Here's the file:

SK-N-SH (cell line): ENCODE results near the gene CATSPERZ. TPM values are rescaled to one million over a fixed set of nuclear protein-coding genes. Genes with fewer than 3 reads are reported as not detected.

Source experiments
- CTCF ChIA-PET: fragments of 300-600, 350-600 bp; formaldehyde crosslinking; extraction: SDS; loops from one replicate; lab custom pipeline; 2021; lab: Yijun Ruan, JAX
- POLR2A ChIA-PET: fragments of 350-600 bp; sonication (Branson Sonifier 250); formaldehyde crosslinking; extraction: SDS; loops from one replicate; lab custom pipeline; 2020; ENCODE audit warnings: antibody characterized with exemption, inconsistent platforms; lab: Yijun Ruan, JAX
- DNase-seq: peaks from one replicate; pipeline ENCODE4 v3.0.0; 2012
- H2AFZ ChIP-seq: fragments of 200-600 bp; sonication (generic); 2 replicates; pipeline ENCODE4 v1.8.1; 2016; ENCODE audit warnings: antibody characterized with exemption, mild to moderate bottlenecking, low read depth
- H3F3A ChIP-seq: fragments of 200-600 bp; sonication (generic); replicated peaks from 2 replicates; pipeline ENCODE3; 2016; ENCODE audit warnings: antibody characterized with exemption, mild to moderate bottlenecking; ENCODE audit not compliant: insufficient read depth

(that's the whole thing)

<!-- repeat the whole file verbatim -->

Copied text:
SK-N-SH (cell line): ENCODE results near the gene CATSPERZ. TPM values are rescaled to one million over a fixed set of nuclear protein-coding genes. Genes with fewer than 3 reads are reported as not detected.

Source experiments
- CTCF ChIA-PET: fragments of 300-600, 350-600 bp; formaldehyde crosslinking; extraction: SDS; loops from one replicate; lab custom pipeline; 2021; lab: Yijun Ruan, JAX
- POLR2A ChIA-PET: fragments of 350-600 bp; sonication (Branson Sonifier 250); formaldehyde crosslinking; extraction: SDS; loops from one replicate; lab custom pipeline; 2020; ENCODE audit warnings: antibody characterized with exemption, inconsistent platforms; lab: Yijun Ruan, JAX
- DNase-seq: peaks from one replicate; pipeline ENCODE4 v3.0.0; 2012
- H2AFZ ChIP-seq: fragments of 200-600 bp; sonication (generic); 2 replicates; pipeline ENCODE4 v1.8.1; 2016; ENCODE audit warnings: antibody characterized with exemption, mild to moderate bottlenecking, low read depth
- H3F3A ChIP-seq: fragments of 200-600 bp; sonication (generic); replicated peaks from 2 replicates; pipeline ENCODE3; 2016; ENCODE audit warnings: antibody characterized with exemption, mild to moderate bottlenecking; ENCODE audit not compliant: insufficient read depth